An hour before curtain-up to Don Giovanni, Dutch National Opera and its principal orchestra, the Netherlands Philharmonic, proudly announced chief conductor Marc Albrecht’s contract renewal at both institutions until the 2019/20 season. This première performance by NedPhO’s partner, the Netherlands Chamber Orchestra, confirmed that this continuing three-way alliance is, indeed, very good news. With a sound cast in Claus Guth’s staging, created for the Salzburg Festival, Albrecht did full justice to the dramatic span of the work, from its wry wit to the momentous events that start and end the plot. His choice of tempi was assertive but never extreme, and always consonant with the libretto. In fine fettle, the orchestra played fluidly in the agitated undercurrents and tenderly in the wooing music. Both acts ended in triumphs, but the ballroom scene in Act I was strikingly well-constructed, with sparklingly elegant dances and the trio "Protegga il giusto cielo" really sounding like a hushed, fearful prayer.

As part of the detailed staging, dry recitatives were successfully chopped and stretched to resemble real conversation. Ernst Munneke performed the devilish task of accompanying them skillfully on the fortepiano. This close interaction between stage and pit was perhaps the performance’s greatest boon. Although the cast was strong, completed by the first-rate chorus, only Véronique Gens gave a starry performance, but the team work surpassed individual contributions. As Donna Elvira, Gens pierced the air nervously with her pearly soprano in her entrance aria. By the time she got to her beautifully carved “Mi tradì quell'alma ingrata”, her character had achieved a level of tragic pathos which was missing in the other opera seria figures.

Tenor Juan Francisco Gatell sang both of Don Ottavio’s arias with fantastic ease and style, and tasteful ornamentation. An additional drop of heroic heft would have made his performance complete. On the other hand, his ineffectual, accountant-type Ottavio is even less heroic than usual. Even gadgets give up on him — his phone battery runs out, his car overheats. He eventually gives up trying with his fiancée, who is pathologically obsessed with Giovanni. Sally Matthews was dramatically superb as a chain-smoking Donna Anna, trying to cling to her sanity in vain. Her throaty sound is an acquired taste and some of her phrases had frayed ends, but her delivery was as assured as her acting.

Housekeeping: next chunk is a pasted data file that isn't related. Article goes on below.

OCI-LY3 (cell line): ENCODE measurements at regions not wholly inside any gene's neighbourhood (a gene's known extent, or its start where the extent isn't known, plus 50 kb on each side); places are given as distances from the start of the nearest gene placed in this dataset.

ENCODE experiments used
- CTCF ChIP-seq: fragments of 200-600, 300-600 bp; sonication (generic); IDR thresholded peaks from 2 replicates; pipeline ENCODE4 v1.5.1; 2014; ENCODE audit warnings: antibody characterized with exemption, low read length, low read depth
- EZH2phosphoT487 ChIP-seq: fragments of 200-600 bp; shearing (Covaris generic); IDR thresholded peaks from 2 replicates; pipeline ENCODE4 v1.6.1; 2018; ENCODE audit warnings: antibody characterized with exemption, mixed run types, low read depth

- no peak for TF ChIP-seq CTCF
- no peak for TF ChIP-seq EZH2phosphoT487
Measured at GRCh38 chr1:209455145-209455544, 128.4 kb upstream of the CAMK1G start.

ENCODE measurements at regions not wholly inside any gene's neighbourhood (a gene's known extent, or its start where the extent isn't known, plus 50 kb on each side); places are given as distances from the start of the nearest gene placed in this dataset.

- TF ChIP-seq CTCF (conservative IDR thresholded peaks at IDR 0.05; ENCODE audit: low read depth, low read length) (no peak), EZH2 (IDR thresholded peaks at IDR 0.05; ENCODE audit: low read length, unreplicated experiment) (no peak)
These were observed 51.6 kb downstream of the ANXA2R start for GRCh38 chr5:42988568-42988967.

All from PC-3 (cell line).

Less than vocally ideal, the peasant couple nevertheless fit neatly into the staging. Iurii Samoilov, more baritone than bass, sounded too light as Masetto, but his callow youthfulness was in high contract to the Don’s experience. While Sabina Puértolas lacked vocal malleability, her instinct for text delivery helped her make her mark as a spirited Zerlina who is a very quick study — she uses the Don’s seduction techniques on Masetto! Mika Kares as the Commendatore moved sparingly and supplied those essential steadfast low notes. Adrian Sâmpetrean’s comely bass was a huge vocal asset. Leporello as an endearing, hyperactive junkie demanded a physically arduous performance from Sâmpetrean, but he sang evenly and smoothly to the end. He has a natural feel for Italian cadence and, with a bit of expressive polish here and there, his Leporello could be outstanding.

Christopher Maltman’s Don Giovanni was a masterful portrayal. Once or twice he wished to go slower than the conductor, but mostly his finished performance blurred the distinction between singing and acting. While his baritone is not the most varicoloured, his Don is seductive in other ways, not least because of the demonic abandon he captures so well.

In this production, the Don thinks he has killed the Commendatore, who shoots Giovanni in the stomach before he goes off to get patched up. Throughout the opera Don Giovanni is bleeding out in a realistic pine forest set. The Commendatore comes back in time to dig his grave. The forest is a stroke of metaphorical genius: a centuries-old symbol of moral ambiguity, an allegory of the subconscious, a backdrop to the erotic chase (who is hunting whom?). It also works literally, as the hideout of a wounded murderer and his junkie friend. Like Mozart’s opera, Guth’s staging intrigues by inviting different interpretations. Is the Don trying to escape death by pitching his libidinal force against it? Or is he reliving his past as he lies dying? The action could be both real and imaginary. During "Deh, vieni alla finestra", instead of Elvira’s maid, Giovanni, prostrate with pain, serenades an imaginary woman, with caressing mandolin accompaniment. It is a potent melt of music and visuals. The spectacular revolving set plants one right in the middle of life-sized woodland and the dramatic and musical elements enhance each other at every turn. This is opera as total theatre, and it’s pretty marvellous.